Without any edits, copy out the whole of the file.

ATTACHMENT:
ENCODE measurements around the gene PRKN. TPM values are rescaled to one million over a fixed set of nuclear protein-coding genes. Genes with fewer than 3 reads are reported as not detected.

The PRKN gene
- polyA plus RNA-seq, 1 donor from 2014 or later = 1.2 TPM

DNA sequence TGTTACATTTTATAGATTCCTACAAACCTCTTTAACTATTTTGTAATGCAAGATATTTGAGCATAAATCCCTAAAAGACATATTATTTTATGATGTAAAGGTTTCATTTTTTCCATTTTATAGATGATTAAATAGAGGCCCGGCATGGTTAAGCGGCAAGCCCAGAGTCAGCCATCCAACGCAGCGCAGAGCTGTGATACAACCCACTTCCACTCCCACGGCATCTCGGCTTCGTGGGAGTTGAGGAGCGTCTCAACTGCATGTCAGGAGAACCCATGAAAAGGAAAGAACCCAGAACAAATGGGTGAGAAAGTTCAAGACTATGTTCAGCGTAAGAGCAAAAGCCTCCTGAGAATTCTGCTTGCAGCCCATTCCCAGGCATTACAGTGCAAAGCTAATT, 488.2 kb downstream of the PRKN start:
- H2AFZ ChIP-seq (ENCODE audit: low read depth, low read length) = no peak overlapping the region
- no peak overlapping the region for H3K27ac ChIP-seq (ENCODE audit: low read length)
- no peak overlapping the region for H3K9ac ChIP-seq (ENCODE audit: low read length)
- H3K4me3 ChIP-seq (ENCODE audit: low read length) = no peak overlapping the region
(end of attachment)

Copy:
ENCODE measurements around the gene PRKN. TPM values are rescaled to one million over a fixed set of nuclear protein-coding genes. Genes with fewer than 3 reads are reported as not detected.

The PRKN gene
- polyA plus RNA-seq, 1 donor from 2014 or later = 1.2 TPM

DNA sequence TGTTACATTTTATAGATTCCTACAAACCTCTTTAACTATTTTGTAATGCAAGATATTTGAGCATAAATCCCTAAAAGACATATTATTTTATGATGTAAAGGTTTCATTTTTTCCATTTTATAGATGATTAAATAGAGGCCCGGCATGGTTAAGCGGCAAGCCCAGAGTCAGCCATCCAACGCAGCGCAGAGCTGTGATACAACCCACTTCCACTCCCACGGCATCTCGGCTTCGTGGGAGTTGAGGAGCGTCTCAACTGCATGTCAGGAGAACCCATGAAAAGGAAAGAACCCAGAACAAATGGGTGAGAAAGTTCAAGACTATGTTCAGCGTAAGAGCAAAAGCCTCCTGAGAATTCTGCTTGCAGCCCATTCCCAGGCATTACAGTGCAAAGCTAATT, 488.2 kb downstream of the PRKN start:
- H2AFZ ChIP-seq (ENCODE audit: low read depth, low read length) = no peak overlapping the region
- no peak overlapping the region for H3K27ac ChIP-seq (ENCODE audit: low read length)
- no peak overlapping the region for H3K9ac ChIP-seq (ENCODE audit: low read length)
- H3K4me3 ChIP-seq (ENCODE audit: low read length) = no peak overlapping the region